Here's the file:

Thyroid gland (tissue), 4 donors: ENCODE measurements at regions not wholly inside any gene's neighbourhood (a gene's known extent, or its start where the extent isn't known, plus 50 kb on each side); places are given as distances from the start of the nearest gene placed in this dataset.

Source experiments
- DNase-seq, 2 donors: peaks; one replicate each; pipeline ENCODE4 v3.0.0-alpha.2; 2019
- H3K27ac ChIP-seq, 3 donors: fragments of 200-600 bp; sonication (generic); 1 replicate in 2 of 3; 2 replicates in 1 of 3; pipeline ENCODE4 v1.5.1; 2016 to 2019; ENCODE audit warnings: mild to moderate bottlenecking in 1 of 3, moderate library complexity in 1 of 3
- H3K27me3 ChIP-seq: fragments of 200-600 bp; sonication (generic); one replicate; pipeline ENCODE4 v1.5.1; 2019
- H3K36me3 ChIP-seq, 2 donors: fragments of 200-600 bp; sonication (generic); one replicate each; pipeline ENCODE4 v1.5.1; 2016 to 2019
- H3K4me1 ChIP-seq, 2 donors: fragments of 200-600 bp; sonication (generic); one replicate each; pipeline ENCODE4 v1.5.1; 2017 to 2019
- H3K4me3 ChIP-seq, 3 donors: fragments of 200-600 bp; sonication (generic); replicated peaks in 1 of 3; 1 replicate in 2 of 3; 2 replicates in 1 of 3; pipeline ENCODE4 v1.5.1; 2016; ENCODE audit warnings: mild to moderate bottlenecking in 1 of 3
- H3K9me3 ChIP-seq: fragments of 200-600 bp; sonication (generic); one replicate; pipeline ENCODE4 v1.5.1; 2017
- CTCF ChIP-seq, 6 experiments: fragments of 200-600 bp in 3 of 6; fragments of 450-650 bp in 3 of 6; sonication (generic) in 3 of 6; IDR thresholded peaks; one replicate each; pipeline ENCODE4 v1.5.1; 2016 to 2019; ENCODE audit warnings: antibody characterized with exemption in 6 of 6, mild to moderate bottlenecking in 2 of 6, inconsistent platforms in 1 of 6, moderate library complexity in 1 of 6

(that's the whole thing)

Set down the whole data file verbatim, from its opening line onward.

Thyroid gland (tissue), 4 donors: ENCODE measurements at regions not wholly inside any gene's neighbourhood (a gene's known extent, or its start where the extent isn't known, plus 50 kb on each side); places are given as distances from the start of the nearest gene placed in this dataset.

Source experiments
- DNase-seq, 2 donors: peaks; one replicate each; pipeline ENCODE4 v3.0.0-alpha.2; 2019
- H3K27ac ChIP-seq, 3 donors: fragments of 200-600 bp; sonication (generic); 1 replicate in 2 of 3; 2 replicates in 1 of 3; pipeline ENCODE4 v1.5.1; 2016 to 2019; ENCODE audit warnings: mild to moderate bottlenecking in 1 of 3, moderate library complexity in 1 of 3
- H3K27me3 ChIP-seq: fragments of 200-600 bp; sonication (generic); one replicate; pipeline ENCODE4 v1.5.1; 2019
- H3K36me3 ChIP-seq, 2 donors: fragments of 200-600 bp; sonication (generic); one replicate each; pipeline ENCODE4 v1.5.1; 2016 to 2019
- H3K4me1 ChIP-seq, 2 donors: fragments of 200-600 bp; sonication (generic); one replicate each; pipeline ENCODE4 v1.5.1; 2017 to 2019
- H3K4me3 ChIP-seq, 3 donors: fragments of 200-600 bp; sonication (generic); replicated peaks in 1 of 3; 1 replicate in 2 of 3; 2 replicates in 1 of 3; pipeline ENCODE4 v1.5.1; 2016; ENCODE audit warnings: mild to moderate bottlenecking in 1 of 3
- H3K9me3 ChIP-seq: fragments of 200-600 bp; sonication (generic); one replicate; pipeline ENCODE4 v1.5.1; 2017
- CTCF ChIP-seq, 6 experiments: fragments of 200-600 bp in 3 of 6; fragments of 450-650 bp in 3 of 6; sonication (generic) in 3 of 6; IDR thresholded peaks; one replicate each; pipeline ENCODE4 v1.5.1; 2016 to 2019; ENCODE audit warnings: antibody characterized with exemption in 6 of 6, mild to moderate bottlenecking in 2 of 6, inconsistent platforms in 1 of 6, moderate library complexity in 1 of 6